Solar incubator saves farmer hatching costs

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The high cost of the incubators and electricity bills drove Godfrey Ng’ang’a into making solar powered machine for himself and other farmers.

The Kiambu County farmer bought his first two machines from South Africa and China with the hope of getting cost-saving and efficient equipment than those sold locally.

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Although the South Africa made incubator, which he bought at Sh140,000, was efficient,  its power consumption was inhibiting; it required 45kwatts per day. That could cost him about Sh11,000  for 21 days.

This farmer, who comes from Kikuyu town, was tired of the imported incubators after the second one he bought from China failed efficiency test.

“These two factors drove me into making my own incubators to hatch and raise local breed chicken, commonly called kienyeji,” Ng’ang’a said.

The comparison of the two incubators in materials and technology gave Ng’ang’a an idea of making incubators that use solar energy to reduce his expenditure on electricity.

With a galvanized aluminium metal sheet, turpentine, transparent glass, nails, rivets, among other materials, the farmer comes up with the incubator, which is powered by solar harnessed from the sun.

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Kenya lies within the tropics, therefore, it receives sunlight all year round. But the converters and batteries store enough energy to run the incubator even when it is cloudy.

An incubator of 700 eggs capacity costs him between Sh40,000 and Sh45,000 in materials. He sells such a machine at Sh70,000.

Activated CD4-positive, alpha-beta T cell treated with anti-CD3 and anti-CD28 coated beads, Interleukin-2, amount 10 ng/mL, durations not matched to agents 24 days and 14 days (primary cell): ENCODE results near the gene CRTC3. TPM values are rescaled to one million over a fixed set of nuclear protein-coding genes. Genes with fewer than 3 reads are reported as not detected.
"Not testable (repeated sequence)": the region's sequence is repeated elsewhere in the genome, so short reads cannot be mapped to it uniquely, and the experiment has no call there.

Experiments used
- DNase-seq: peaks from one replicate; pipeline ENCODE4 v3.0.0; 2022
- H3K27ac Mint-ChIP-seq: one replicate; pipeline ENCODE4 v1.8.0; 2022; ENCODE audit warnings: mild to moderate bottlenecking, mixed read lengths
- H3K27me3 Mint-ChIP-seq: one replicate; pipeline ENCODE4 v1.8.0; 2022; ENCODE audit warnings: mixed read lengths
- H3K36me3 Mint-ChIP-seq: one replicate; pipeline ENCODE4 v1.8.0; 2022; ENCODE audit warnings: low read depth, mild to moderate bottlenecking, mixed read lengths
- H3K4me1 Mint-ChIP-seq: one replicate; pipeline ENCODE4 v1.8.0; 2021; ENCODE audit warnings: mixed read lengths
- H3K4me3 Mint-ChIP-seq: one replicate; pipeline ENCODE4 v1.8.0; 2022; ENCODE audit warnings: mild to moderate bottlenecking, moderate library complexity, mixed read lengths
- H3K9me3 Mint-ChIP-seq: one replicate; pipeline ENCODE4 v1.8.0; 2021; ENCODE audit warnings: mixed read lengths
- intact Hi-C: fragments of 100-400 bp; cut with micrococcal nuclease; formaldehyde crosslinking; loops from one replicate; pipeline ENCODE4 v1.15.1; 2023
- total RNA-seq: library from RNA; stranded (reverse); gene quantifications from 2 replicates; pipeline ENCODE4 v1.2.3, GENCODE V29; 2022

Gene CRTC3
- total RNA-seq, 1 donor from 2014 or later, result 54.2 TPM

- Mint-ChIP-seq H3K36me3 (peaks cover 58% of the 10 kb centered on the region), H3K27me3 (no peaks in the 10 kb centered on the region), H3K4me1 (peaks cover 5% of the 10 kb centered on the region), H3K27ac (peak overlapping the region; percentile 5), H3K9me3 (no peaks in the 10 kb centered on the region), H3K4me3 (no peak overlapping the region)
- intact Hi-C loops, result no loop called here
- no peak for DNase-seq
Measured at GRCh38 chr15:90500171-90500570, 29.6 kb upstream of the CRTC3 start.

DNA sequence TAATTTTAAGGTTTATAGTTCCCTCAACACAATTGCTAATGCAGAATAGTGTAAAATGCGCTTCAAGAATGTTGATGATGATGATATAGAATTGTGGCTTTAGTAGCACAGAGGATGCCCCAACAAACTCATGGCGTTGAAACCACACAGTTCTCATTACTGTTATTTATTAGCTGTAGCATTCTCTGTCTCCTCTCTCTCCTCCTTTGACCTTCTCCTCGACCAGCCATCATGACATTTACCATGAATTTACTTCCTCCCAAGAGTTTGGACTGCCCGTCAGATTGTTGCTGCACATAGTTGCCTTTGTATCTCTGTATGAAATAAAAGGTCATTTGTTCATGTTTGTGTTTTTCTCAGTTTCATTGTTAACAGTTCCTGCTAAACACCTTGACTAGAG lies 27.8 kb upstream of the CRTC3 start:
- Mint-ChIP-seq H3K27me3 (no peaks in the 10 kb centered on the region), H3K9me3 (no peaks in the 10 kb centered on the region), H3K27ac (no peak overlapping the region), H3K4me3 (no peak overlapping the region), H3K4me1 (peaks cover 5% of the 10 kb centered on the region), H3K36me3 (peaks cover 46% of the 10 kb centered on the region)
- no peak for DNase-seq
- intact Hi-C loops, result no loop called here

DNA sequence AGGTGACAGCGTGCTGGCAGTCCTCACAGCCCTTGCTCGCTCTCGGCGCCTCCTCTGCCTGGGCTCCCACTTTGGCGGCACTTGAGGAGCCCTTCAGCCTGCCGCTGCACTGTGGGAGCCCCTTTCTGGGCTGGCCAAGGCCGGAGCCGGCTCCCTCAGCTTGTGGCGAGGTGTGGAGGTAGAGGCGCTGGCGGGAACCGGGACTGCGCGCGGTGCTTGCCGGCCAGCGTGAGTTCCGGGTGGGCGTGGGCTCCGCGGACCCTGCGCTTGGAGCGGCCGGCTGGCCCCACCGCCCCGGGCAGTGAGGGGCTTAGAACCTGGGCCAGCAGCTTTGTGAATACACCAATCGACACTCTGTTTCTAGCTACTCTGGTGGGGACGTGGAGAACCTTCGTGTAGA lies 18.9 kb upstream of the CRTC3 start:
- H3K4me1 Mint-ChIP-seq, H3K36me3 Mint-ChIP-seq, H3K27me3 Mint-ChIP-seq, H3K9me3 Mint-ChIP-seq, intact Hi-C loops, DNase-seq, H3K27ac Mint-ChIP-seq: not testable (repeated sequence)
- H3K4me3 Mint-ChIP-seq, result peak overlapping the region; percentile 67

A 4,000 egg capacity incubator costs him close to Sh200,000, but he sells it at Sh350,000.

“I work on orders from farmers or brokers. Within a month I can make three incubators depending on capacity and timeline. I offer them one year warrant,” he said.

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In his agribusiness side, the farmer hatches between 500 and 1,000 kienyeji chicks weekly. Kienyeji chicks, he says, are more on demand from his customers.

Apart from the eggs he gets from the 300 chicken at his farm in Wangige, Ng’ang’a buys more to meet the orders.

He sells one day old chick at Sh50, one week at Sh70, two weeks Sh80, three weeks Sh120 and one month at Sh200.

“When I do not have immediate orders, the chicks are expensive to maintain. They need close monitoring and consistent feeds to remain healthy awaiting the purchase,” he said.

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The farmer has four incubators with a capacity of 1050. With good hatching preparation of the eggs and management through the 21-day period, he gets more than 70 per cent results.

The use of solar incubators has enabled him cut production costs.

Kienyeji chicken and other improved varieties are popular in urban areas like Nairobi they fetch more than double the cost of broilers.

A two kilogramme live chicken costs between Sh800 and Sh1,000 while a cock can reach Sh1,400 depending on its weight.

Ng'ang'a can be reached on +54721612771